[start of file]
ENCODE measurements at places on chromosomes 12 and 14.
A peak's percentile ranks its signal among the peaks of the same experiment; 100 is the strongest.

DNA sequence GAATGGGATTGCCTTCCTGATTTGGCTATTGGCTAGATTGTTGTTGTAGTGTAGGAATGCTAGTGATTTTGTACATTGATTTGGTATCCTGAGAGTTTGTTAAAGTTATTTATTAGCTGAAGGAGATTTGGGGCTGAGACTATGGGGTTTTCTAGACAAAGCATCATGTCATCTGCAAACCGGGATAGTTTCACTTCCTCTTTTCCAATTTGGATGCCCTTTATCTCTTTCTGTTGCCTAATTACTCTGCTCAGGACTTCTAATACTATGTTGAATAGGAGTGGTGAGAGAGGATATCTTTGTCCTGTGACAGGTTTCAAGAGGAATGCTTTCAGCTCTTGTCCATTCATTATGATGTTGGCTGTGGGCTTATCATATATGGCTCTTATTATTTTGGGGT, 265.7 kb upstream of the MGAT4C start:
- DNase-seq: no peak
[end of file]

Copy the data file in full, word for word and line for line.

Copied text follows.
ENCODE measurements at places on chromosomes 12 and 14.
A peak's percentile ranks its signal among the peaks of the same experiment; 100 is the strongest.

DNA sequence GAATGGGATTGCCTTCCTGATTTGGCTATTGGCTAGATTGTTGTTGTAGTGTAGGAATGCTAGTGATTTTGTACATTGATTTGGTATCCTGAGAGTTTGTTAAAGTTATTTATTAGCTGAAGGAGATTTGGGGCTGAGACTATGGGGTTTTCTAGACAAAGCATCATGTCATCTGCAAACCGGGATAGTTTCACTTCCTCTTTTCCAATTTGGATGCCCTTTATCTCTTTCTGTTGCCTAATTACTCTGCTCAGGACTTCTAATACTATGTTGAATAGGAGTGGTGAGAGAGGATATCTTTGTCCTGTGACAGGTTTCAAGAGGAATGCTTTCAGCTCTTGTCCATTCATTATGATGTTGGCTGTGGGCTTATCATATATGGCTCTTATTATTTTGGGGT, 265.7 kb upstream of the MGAT4C start:
- DNase-seq: no peak